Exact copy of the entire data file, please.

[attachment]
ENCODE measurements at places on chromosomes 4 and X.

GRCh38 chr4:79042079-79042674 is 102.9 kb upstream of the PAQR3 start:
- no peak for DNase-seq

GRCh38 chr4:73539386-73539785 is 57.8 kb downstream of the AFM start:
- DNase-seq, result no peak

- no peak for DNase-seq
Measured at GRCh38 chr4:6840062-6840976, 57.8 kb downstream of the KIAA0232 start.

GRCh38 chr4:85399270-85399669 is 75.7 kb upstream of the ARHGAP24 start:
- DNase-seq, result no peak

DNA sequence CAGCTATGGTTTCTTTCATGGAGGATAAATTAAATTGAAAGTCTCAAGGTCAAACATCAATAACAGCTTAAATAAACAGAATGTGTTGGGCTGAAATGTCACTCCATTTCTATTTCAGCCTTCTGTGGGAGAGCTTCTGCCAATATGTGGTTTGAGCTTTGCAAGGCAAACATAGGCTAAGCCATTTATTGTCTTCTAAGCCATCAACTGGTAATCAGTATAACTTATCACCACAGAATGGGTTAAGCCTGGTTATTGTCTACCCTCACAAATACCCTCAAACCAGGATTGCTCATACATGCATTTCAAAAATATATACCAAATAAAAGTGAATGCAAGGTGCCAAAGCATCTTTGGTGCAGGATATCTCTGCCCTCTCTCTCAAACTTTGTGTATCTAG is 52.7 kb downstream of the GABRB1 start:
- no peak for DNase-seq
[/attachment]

ENCODE measurements at places on chromosomes 4 and X.

GRCh38 chr4:79042079-79042674 is 102.9 kb upstream of the PAQR3 start:
- no peak for DNase-seq

GRCh38 chr4:73539386-73539785 is 57.8 kb downstream of the AFM start:
- DNase-seq, result no peak

- no peak for DNase-seq
Measured at GRCh38 chr4:6840062-6840976, 57.8 kb downstream of the KIAA0232 start.

GRCh38 chr4:85399270-85399669 is 75.7 kb upstream of the ARHGAP24 start:
- DNase-seq, result no peak

DNA sequence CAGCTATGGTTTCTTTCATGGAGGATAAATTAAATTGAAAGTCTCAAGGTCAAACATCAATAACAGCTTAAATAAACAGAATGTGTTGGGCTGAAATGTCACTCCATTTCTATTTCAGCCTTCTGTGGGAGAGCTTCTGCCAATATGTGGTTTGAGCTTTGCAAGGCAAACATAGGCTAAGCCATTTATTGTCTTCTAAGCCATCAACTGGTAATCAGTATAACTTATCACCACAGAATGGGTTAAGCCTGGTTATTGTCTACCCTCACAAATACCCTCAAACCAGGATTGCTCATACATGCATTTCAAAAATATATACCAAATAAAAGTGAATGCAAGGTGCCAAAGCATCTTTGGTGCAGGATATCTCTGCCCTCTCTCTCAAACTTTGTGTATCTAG is 52.7 kb downstream of the GABRB1 start:
- no peak for DNase-seq